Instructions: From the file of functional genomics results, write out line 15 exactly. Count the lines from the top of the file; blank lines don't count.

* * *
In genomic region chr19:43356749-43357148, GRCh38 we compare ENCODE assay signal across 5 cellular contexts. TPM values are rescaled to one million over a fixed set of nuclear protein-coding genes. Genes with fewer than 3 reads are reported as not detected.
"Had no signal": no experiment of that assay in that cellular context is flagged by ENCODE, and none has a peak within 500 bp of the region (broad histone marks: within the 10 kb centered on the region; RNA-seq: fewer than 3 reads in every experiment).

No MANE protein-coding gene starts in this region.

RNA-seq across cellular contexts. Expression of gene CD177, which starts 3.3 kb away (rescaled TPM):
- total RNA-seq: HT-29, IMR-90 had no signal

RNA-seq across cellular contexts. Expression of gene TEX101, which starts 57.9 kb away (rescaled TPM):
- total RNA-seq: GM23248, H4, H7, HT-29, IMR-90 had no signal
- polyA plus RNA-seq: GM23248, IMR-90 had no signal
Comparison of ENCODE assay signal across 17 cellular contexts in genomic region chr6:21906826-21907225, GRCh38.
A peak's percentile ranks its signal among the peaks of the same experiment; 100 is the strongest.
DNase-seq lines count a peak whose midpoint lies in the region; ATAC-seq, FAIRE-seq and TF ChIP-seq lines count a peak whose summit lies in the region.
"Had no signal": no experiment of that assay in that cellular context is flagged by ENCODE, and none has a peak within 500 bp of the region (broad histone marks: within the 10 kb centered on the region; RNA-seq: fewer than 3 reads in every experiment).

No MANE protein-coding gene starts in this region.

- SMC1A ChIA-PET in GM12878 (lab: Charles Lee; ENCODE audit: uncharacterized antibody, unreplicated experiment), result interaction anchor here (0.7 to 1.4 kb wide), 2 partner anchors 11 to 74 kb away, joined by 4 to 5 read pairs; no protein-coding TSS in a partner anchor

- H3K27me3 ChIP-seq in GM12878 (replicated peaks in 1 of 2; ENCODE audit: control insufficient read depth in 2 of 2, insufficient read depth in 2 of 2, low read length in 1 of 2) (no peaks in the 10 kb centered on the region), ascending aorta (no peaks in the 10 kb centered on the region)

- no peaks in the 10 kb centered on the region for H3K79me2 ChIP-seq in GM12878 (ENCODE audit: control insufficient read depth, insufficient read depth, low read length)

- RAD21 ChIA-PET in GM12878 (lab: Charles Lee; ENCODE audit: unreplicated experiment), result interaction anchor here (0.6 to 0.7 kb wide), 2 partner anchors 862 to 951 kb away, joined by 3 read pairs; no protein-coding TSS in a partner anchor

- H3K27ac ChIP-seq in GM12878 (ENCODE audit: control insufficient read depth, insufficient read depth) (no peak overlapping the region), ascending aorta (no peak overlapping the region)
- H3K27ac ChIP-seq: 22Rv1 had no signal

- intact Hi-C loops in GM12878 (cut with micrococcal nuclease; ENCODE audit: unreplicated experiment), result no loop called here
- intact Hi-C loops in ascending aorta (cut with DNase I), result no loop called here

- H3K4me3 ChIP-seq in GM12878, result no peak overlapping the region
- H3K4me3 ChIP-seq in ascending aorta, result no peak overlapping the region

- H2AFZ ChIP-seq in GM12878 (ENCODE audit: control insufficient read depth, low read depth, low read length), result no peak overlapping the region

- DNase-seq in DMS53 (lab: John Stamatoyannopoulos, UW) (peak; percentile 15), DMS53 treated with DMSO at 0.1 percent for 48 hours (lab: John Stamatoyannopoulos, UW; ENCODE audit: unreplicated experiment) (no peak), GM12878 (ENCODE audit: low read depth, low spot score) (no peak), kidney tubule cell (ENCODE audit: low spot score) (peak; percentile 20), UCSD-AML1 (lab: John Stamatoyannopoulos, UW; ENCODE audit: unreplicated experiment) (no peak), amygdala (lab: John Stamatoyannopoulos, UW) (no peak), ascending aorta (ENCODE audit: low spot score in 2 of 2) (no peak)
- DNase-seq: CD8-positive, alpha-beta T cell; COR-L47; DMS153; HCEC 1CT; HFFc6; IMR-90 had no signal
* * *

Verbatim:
- H3K27me3 ChIP-seq in GM12878 (replicated peaks in 1 of 2; ENCODE audit: control insufficient read depth in 2 of 2, insufficient read depth in 2 of 2, low read length in 1 of 2) (no peaks in the 10 kb centered on the region), ascending aorta (no peaks in the 10 kb centered on the region)